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Dancer paralyzed in accident at O’Hare Airport makes significant progress in recovery process

Tierney Darden takes up new physical hobbies, learns to drive after being paralyzed by collapsed pedestrian shelter in 2015

CHICAGO (November 15, 2019) – Tierney Darden today is a very different person than the Tierney Darden the world became acquainted with back in 2015 when she went from a normal, independent 24-year-old woman, to paralyzed from the waist down and completely dependent on the people around her.

“I was literally staying in bed 24/7. I didn’t really see much happiness in my life. I didn’t think anything could be worse,” Tierney says of the years following the horrific accident.

On the afternoon of August 2, 2015, Tierney, her mother and 19-year-old sister landed at O’Hare International Airport after a trip to Minneapolis where they were shopping for bridesmaid dresses for an upcoming family wedding. The three women were standing outside the airport, waiting for their ride, when a storm rolled through and a pedestrian shelter weighing more than 750 pounds became loose and fell onto Tierney.

“It was very windy, very rainy and we were seeking shelter. The rain was literally sideways. I thought ‘oh look, there’s a bus shelter…’ Literally the next thing I know, this big structure is falling on top of us,” Tierney’s mother, Trudy Darden said about the accident.

Tierney, who was a dancer and student at Truman College at the time, sustained dislocated vertebrae at T11-T12, which resulted in the most rare and significant type of spinal cord injury, a severed spinal cord that left her paralyzed from the waist down.

“My face hit the ground, there was a crack and a white light and everything went numb. I knew I was paralyzed. The pain I feel every day is like torture,” Tierney said.

Tierney’s treatment and the number of doctors she was required to see following the accident is almost unfathomable. Many doctors and medical experts described her injury as one of the worst injuries they had ever seen. At one point, she was taking about 25 prescription medications, including opioids, and another five to ten supplements.

“I would take the medicine and I would still be in so much pain that I would be crying for more because I thought that that was the only way to help suppress it. Instead, it just made me more groggy and I was falling asleep on people,” Tierney said.

An investigation into the accident revealed the shelter that fell on top of Tierney had missing bolts. Several other shelters at O’Hare Airport were also found to be poorly maintained, with missing bolts, corroded parts, or broken brackets.

The Illinois law firm Salvi, Schostok & Pritchard filed a lawsuit against the city of Chicago for the accident that drastically changed the course of Tierney’s life and the case went to trial in August of 2017. Prior to trial, the city of Chicago admitted wrongful conduct for the incident.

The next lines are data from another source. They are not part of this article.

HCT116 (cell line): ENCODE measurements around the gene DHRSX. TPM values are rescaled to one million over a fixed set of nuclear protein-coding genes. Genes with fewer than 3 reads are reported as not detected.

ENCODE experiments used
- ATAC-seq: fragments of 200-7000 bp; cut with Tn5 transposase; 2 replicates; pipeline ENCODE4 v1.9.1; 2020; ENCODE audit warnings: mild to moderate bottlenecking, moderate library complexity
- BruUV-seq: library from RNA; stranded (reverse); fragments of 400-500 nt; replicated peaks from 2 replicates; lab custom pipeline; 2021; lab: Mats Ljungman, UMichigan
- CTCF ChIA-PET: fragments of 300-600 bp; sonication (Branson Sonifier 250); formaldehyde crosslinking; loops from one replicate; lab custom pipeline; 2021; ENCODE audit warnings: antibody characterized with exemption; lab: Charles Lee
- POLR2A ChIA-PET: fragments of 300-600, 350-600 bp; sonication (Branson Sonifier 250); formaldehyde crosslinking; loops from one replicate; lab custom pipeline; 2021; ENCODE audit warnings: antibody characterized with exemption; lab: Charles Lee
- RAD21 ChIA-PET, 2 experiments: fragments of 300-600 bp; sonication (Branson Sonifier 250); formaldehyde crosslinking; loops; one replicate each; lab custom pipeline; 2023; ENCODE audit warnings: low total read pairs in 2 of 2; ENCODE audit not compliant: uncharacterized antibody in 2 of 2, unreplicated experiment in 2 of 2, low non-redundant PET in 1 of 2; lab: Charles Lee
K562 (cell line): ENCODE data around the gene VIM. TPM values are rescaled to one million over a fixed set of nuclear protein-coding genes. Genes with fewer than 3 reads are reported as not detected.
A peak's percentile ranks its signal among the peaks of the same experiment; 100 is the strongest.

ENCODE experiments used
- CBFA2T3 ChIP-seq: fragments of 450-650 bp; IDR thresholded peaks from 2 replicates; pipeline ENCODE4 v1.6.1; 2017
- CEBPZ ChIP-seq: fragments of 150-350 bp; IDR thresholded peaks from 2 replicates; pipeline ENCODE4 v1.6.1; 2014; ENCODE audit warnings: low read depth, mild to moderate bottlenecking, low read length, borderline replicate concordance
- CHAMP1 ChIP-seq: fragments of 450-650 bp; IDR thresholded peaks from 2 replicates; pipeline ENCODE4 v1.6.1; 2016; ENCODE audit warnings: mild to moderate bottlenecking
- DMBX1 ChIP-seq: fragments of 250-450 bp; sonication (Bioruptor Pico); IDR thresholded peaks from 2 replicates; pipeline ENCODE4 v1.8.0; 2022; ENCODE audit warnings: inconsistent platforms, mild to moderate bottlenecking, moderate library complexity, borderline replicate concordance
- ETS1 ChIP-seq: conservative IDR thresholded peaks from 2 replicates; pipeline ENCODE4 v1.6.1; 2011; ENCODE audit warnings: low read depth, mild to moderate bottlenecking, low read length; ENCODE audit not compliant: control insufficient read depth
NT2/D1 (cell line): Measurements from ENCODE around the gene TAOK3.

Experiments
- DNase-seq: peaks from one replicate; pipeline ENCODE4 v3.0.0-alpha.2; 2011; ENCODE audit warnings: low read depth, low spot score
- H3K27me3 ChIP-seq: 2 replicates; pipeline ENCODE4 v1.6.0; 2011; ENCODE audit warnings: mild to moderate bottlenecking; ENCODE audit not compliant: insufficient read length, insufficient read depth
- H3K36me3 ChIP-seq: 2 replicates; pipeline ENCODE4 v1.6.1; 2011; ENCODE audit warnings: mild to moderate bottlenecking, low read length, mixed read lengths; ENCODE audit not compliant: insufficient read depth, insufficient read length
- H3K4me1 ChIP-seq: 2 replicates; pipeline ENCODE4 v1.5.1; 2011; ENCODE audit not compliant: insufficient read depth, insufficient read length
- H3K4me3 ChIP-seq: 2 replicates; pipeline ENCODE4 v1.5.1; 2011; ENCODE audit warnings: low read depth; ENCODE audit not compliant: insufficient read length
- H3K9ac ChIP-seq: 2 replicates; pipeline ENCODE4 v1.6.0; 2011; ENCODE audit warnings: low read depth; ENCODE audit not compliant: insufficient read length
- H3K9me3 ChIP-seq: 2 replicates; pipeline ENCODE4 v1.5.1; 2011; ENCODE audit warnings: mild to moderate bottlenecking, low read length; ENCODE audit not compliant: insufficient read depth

“Because of this case, there was a huge spotlight put on the infrastructure at O’Hare Airport. This wasn’t the only bus shelter that more likely than not was going to fall. This was an accident waiting to happen,” Salvi, Schostok & Pritchard attorney Tara R. Devine said.

On August 24, 2017, a Cook County jury awarded Tierney a record-breaking $148 million after a 10-day trial.

“The dollar amount that she has, and which I think is appropriate, really allows her great flexibility. Her parents can go back to being her parents, not her caregivers. She can get the finest services relative to pain management. Now, she sees a future,” Tierney’s attorney Patrick A. Salvi said.

Since the trial, Tierney has been focused on gaining her life back. Her massive verdict allowed her to enroll in one of the best pain management programs in the United States. She moved to a Nebraska rehab facility from August 2018 to February 2019 where she was able to be weaned off all her opioid medications. She left the rehab center a brighter, more positive person.

“Now I am able to manage my pain. I am able to go out and do things that I thought I wouldn’t be able to anymore. I have been able to experience new things!” Tierney said.

Those new hobbies Tierney enthusiastically talks about include archery, fishing, and going to the gym, where she enjoys doing cardio and arm exercises. She has even gotten her driver’s license and purchased a vehicle that allows her to drive herself to the gym and physical therapy sessions.

Tierney says her newfound freedom has allowed her to feel more independent and energetic.

“I have my daughter back. She is her funny, silly self again,” Trudy Darden said.

Salvi, Schostok & Pritchard and Salvi Media have released a new mini documentary that follows Tierney’s inspiring journey and recovery process. Featuring interviews from Tierney, her family and her trial team, the 10-minute documentary offers viewers a snapshot of the significant progress she has made since the accident.

“We were honored to tell Tierney’s story, which not only exemplifies how life cannot be taken for granted, but also the importance of understanding the true gravity surrounding the issues with infrastructure in Chicago and how they can affect anyone at any moment,” Salvi Media founder and Executive Producer William Salvi said. “We hope this documentary touches people and serves as an important reminder for municipalities that they have an important duty to protect citizens from harm.”

The documentary can be viewed on Wisita.

For more information or to schedule an interview, please contact Marcie Mangan at (312) 372-1227 or mmangan@salvilaw.com.

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Read more about the case here. 

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